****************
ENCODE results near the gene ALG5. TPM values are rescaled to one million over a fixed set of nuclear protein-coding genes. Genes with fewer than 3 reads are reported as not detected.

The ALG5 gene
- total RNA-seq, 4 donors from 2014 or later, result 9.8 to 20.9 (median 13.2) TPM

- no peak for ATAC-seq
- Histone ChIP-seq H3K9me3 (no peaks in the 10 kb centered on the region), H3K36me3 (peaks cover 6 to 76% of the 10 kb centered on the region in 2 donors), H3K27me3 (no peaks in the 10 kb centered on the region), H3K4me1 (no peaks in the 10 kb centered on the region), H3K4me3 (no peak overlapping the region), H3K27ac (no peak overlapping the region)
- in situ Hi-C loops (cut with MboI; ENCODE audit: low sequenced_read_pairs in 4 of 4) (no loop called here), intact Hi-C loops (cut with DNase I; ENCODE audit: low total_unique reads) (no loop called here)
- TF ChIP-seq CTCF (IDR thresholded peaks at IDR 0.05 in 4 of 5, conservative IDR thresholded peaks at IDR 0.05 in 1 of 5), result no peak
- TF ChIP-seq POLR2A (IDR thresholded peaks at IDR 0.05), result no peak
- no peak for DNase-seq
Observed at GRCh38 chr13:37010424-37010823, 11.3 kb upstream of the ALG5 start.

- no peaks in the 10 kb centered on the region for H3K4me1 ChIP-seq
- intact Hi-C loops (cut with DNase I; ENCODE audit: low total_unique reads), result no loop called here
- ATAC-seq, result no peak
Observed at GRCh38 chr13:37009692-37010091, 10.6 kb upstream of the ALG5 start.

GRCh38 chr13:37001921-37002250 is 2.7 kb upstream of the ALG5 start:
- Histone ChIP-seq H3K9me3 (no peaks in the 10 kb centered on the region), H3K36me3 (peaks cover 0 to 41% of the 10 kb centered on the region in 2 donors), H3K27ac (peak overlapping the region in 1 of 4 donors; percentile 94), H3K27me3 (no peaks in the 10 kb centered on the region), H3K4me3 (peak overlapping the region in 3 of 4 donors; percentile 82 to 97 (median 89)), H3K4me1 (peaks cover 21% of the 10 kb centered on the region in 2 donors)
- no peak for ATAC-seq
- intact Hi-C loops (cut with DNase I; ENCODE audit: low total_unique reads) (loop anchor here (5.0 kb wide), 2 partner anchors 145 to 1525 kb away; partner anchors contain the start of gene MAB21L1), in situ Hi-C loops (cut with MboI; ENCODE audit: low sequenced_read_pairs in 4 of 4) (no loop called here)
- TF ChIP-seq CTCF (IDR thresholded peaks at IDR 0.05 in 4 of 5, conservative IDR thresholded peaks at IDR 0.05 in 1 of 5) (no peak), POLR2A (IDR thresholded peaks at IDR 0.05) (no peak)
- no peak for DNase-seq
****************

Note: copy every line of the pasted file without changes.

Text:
ENCODE results near the gene ALG5. TPM values are rescaled to one million over a fixed set of nuclear protein-coding genes. Genes with fewer than 3 reads are reported as not detected.

The ALG5 gene
- total RNA-seq, 4 donors from 2014 or later, result 9.8 to 20.9 (median 13.2) TPM

- no peak for ATAC-seq
- Histone ChIP-seq H3K9me3 (no peaks in the 10 kb centered on the region), H3K36me3 (peaks cover 6 to 76% of the 10 kb centered on the region in 2 donors), H3K27me3 (no peaks in the 10 kb centered on the region), H3K4me1 (no peaks in the 10 kb centered on the region), H3K4me3 (no peak overlapping the region), H3K27ac (no peak overlapping the region)
- in situ Hi-C loops (cut with MboI; ENCODE audit: low sequenced_read_pairs in 4 of 4) (no loop called here), intact Hi-C loops (cut with DNase I; ENCODE audit: low total_unique reads) (no loop called here)
- TF ChIP-seq CTCF (IDR thresholded peaks at IDR 0.05 in 4 of 5, conservative IDR thresholded peaks at IDR 0.05 in 1 of 5), result no peak
- TF ChIP-seq POLR2A (IDR thresholded peaks at IDR 0.05), result no peak
- no peak for DNase-seq
Observed at GRCh38 chr13:37010424-37010823, 11.3 kb upstream of the ALG5 start.

- no peaks in the 10 kb centered on the region for H3K4me1 ChIP-seq
- intact Hi-C loops (cut with DNase I; ENCODE audit: low total_unique reads), result no loop called here
- ATAC-seq, result no peak
Observed at GRCh38 chr13:37009692-37010091, 10.6 kb upstream of the ALG5 start.

GRCh38 chr13:37001921-37002250 is 2.7 kb upstream of the ALG5 start:
- Histone ChIP-seq H3K9me3 (no peaks in the 10 kb centered on the region), H3K36me3 (peaks cover 0 to 41% of the 10 kb centered on the region in 2 donors), H3K27ac (peak overlapping the region in 1 of 4 donors; percentile 94), H3K27me3 (no peaks in the 10 kb centered on the region), H3K4me3 (peak overlapping the region in 3 of 4 donors; percentile 82 to 97 (median 89)), H3K4me1 (peaks cover 21% of the 10 kb centered on the region in 2 donors)
- no peak for ATAC-seq
- intact Hi-C loops (cut with DNase I; ENCODE audit: low total_unique reads) (loop anchor here (5.0 kb wide), 2 partner anchors 145 to 1525 kb away; partner anchors contain the start of gene MAB21L1), in situ Hi-C loops (cut with MboI; ENCODE audit: low sequenced_read_pairs in 4 of 4) (no loop called here)
- TF ChIP-seq CTCF (IDR thresholded peaks at IDR 0.05 in 4 of 5, conservative IDR thresholded peaks at IDR 0.05 in 1 of 5) (no peak), POLR2A (IDR thresholded peaks at IDR 0.05) (no peak)
- no peak for DNase-seq